The power for the lights came off a terminal on the surface unit switches. You have to specify on replacement generic switches that there is an indicator light controlled by the switch. The prognosis is not good for the porcelain failure on the walls of the oven (Hans can tell you about that) and there is no replacement for the Super Corox control. The "super" part of it sent 240 across a 120 volt element to get it red hot in a minute, essentially quadrupling the wattage by doubling the voltage so a 1500 watt 120 volt unit became a 6000 watt unit on 240 volts. It was hard on both the unit and the switch. My Super Corox unit still worked, so John knew to disconnect the 240 volt leg of the circuit to preserve the whole assembly. It looks like your Super Corox element has been replaced so maybe it is already converted.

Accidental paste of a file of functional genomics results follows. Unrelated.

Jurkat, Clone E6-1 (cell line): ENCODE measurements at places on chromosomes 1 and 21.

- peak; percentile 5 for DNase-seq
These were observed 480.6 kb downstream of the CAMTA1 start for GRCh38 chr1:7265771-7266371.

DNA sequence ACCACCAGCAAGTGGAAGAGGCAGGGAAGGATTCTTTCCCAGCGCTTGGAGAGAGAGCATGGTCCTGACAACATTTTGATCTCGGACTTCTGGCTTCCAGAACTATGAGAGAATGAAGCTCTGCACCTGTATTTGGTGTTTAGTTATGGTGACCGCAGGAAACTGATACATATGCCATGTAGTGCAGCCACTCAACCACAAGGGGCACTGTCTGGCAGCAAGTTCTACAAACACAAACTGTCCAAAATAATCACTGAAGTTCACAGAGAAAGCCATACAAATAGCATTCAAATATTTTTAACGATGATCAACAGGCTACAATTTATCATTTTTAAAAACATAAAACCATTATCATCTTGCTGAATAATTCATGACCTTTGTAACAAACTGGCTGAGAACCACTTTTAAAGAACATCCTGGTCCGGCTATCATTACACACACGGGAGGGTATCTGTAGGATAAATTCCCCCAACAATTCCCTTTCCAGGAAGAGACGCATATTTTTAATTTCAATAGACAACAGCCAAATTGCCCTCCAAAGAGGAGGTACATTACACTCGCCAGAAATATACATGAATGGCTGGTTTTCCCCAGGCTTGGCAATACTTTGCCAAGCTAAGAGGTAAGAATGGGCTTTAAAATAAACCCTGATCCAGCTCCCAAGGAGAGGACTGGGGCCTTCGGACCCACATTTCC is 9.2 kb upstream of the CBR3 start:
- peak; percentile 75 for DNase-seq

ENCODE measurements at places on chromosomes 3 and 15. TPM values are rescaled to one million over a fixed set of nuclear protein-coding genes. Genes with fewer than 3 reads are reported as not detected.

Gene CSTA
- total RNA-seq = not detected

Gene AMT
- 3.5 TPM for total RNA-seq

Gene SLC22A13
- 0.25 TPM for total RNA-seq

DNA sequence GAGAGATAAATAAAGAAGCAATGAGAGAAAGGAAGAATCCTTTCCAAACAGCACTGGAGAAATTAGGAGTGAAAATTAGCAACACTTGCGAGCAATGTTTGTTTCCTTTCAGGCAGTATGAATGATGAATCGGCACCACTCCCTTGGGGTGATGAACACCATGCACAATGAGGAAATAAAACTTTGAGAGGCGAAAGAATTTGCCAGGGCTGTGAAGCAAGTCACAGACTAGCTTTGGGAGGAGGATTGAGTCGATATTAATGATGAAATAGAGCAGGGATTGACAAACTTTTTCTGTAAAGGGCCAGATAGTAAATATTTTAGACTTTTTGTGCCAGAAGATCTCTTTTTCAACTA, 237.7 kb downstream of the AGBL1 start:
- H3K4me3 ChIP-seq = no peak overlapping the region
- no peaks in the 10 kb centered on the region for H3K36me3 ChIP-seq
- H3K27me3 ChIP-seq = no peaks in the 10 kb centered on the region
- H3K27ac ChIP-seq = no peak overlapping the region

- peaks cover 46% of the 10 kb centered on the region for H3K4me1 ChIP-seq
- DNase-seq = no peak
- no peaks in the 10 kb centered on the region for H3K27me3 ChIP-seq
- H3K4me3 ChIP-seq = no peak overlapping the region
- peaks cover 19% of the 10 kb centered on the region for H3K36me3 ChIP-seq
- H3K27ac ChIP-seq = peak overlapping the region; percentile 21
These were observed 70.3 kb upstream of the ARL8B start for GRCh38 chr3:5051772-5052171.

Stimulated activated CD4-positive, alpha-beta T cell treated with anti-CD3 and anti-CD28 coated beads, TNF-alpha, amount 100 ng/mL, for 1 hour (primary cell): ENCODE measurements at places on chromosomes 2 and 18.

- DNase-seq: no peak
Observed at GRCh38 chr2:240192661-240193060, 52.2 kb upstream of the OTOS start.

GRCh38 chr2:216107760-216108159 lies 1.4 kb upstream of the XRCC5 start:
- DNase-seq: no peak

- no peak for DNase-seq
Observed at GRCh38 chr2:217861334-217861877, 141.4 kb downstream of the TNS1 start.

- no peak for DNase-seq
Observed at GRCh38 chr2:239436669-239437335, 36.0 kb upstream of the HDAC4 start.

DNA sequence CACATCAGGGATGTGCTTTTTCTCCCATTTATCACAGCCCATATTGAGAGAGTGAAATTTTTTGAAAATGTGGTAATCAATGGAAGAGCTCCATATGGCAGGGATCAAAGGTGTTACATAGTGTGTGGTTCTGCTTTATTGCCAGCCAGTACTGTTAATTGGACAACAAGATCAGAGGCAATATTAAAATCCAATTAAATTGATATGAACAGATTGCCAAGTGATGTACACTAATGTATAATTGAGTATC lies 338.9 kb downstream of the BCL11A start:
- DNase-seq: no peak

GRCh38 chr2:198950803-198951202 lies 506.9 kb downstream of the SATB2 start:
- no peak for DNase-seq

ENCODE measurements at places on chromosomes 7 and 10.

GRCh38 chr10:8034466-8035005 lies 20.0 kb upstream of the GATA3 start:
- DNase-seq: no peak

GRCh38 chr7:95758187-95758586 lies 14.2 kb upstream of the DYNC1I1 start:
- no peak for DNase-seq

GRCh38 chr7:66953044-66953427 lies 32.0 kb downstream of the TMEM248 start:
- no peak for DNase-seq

From time to time, WH deep well kettles come up on eBay.

Post# 987912 , Reply# 7   3/24/2018 at 13:25 (180 days old) by panthera (Rocky Mountains)        

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Because all of our stuff is stamped '53 or '54.

Since the Super Corox was gone, already, I didn't bother mentioning the special control. I've never seen any of these in which the Super Corox still worked. I suspect the mechanism was faulty to begin with. I don't mind replacing the original regulators, they were not good quality.

The Pilot light for the warming oven/oven does indeed get it's power off of a tap on the bake/warming element.

The fluorescent lamp, of course, gets it's power from Ln. And that's a minor problem with the replacement switches - they don't always use the same Ln for the 'pilot' connection as the Westinghouse regulators did - could make for a brief but interesting situation if you don't check connections carefully. It's the fluorescent lamp which backlights the four burner regulators, not separate pilot lights.